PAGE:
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Monday, October 16, 2017

Your Genealogy Work-Around? #northcarolinapioneers #genealogy

Your Genealogy Work-Around!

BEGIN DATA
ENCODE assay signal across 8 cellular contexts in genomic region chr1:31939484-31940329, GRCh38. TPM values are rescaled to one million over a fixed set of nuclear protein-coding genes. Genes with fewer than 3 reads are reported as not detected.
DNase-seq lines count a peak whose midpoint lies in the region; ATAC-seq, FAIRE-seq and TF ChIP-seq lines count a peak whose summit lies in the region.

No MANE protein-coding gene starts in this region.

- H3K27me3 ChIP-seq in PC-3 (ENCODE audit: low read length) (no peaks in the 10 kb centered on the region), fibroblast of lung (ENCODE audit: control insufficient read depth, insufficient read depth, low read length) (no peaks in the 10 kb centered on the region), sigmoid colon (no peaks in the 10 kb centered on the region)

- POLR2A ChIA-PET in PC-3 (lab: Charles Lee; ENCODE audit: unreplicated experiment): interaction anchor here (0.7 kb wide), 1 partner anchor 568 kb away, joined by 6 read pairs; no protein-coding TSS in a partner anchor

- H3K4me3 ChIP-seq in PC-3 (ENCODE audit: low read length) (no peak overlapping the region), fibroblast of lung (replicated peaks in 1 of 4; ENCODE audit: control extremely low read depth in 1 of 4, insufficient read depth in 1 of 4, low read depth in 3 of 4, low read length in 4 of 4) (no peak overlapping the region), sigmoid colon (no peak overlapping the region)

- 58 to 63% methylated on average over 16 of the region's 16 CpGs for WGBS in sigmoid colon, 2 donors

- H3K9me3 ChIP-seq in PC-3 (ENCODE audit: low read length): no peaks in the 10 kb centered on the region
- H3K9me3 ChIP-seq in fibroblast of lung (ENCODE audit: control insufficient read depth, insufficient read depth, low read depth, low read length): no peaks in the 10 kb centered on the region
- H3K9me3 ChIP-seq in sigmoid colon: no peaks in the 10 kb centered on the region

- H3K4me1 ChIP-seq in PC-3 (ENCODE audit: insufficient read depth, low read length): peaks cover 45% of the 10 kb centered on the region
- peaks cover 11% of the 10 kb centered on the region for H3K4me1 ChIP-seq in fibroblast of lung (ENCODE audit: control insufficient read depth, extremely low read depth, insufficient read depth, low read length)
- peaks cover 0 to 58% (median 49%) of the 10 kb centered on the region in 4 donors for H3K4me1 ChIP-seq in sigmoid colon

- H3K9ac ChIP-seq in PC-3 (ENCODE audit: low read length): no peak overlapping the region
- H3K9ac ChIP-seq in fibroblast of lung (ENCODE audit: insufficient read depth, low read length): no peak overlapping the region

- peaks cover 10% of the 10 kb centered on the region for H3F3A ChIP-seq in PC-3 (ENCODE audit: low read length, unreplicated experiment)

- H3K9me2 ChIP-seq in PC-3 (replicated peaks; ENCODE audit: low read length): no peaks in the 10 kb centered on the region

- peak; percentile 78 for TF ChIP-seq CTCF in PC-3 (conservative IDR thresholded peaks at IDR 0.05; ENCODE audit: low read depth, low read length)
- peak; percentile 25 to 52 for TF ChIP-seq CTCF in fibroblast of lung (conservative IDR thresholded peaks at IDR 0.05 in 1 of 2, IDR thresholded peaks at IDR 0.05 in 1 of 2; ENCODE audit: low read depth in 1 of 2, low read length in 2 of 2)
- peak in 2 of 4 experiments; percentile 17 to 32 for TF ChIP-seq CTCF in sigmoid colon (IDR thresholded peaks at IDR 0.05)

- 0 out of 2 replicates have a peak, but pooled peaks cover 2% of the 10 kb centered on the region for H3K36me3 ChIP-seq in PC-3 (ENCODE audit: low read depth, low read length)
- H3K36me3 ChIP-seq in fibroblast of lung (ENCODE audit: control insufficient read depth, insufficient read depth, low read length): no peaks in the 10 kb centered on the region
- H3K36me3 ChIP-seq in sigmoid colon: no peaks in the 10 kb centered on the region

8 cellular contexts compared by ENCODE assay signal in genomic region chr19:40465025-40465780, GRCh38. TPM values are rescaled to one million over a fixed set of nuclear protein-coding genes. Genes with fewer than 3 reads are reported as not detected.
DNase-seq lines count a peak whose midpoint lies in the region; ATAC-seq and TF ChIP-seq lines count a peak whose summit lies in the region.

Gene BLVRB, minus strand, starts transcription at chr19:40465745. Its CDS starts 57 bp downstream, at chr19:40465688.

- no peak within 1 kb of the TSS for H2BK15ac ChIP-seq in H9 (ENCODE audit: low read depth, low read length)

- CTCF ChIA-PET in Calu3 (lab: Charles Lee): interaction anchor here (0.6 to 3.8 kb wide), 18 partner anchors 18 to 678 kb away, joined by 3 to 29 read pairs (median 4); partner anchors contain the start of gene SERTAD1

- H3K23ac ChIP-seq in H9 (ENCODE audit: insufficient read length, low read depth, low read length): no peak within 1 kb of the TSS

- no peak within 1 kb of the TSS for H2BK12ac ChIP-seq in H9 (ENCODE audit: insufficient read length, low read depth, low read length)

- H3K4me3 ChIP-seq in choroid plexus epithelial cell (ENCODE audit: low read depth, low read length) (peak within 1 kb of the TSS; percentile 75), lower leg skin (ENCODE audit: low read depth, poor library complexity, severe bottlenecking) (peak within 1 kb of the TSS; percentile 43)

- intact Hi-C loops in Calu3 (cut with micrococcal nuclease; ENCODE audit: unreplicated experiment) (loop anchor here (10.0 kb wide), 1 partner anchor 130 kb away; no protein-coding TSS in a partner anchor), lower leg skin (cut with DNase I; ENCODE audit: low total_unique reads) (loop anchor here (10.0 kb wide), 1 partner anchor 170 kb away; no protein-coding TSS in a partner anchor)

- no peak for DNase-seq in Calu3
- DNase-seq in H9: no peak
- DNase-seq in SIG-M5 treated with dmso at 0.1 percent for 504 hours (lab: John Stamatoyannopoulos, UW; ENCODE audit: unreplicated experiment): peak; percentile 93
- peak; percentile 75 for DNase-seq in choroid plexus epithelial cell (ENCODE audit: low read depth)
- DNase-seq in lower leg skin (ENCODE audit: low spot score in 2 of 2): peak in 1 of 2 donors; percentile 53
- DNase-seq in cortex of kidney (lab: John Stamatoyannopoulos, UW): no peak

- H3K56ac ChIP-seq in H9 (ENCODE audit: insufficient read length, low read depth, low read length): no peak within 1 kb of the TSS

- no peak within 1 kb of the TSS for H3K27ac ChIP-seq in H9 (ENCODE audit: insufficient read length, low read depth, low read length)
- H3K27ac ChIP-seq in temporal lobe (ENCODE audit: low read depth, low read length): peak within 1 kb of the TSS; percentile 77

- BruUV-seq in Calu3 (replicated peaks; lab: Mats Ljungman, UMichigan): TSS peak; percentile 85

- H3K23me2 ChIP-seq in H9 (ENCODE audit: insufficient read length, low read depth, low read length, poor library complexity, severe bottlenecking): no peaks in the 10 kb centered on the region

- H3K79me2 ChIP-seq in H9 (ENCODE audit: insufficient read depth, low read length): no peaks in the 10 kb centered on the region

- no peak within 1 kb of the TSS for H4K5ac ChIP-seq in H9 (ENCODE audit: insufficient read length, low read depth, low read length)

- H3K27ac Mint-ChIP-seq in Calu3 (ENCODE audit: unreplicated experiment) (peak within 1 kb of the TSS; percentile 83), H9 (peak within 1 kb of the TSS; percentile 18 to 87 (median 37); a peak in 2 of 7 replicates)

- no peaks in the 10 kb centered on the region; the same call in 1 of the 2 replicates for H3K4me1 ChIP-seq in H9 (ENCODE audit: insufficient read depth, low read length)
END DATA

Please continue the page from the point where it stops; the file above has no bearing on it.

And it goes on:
buckleSometimes all that we need is a few good ideas (or clues) as to where to search next. Many complaints evolve around undiscovered marriage records and estates (or wills). Yet there are "work arounds" for all genealogy issues. While one cannot always complete the puzzle, they can form the surrounding pieces. Picture an incomplete farm house, then search for the barns, roads, fences, wells, trees, flowers, etc. The farm house represents the family itself, while the surrounding areas complete the neighborhood structure with friends, relatives and community affairs. Actually, it is the neighborhood which is so revealing of the family tree. Local churches and graveyards identify the neighbors and in-laws that you could not find in the marriage records. Most States did not require marriages to be filed at the court house until after 1900. That means that those which do appear (before 1900) represent but a small sampling of what "lshould be." Small farms were building their homes upon virgin lands. The neighbors were few and far between. Who else would the daughters marry, unless they traveled some distance to visit other relatives? Clues do exist. The secret is familiarizing oneself with the surrounding puzzle pieces. This type of familiarity can begin by carefully reading all of the tombstones in the old section of church graveyards, even photographing them for later reference. The names which appear in the old section also appear on the deed records of that county. They are buying and selling land; and, importantly, witnessing deeds and other transactions of the ancestors. How much land did these guys own, and whose names were on the farms? The tax digest is also helpful because it helps to clarify adjoining properties, and whether or not one is a "junior" or "senior." When the father died, his farm lands were divided between the sons. Up until the time of his death, however, the tax digest list exact acreages. Later, after the property is divided, odd amounts of acreage were listed by the sons, and you can count off the acreage from the original plot. If the death occurred prior to the 1850 census before the names of children were recorded, this method is an alternative to locating other heirs. The old-timers did not always write a last will and testament. Instead, they divided their property between the children prior to death in the form of "Deeds of Gift." If the widow remarried, the deeds could turn up a Marriage Contract which provides even more details concerning the disposition of the estate, and, relationships. All estate records should be examined carefully. That is, wills, inventories, sales, annual returns, appraisements, guardianships, bonds and receipts. None of these items are in one place in the probate court. The reason is that such documents were written in the book of the clerk as they were filed of record. Thus, once the last will and testament is found, a scan of the next several probate books is indicated. During the examination of the estate records, it is also important to take note of the names of witnesses and purchasers of items from the estate sale. If you have a relic which was passed down through the families, the inventory is the place to search for its origin. As is pictured above, this buckle was found by relic hunters at an old home place in Hillsborough, North Carolina. If you find the old home place, perhaps it would be wise to dig. Just saying.

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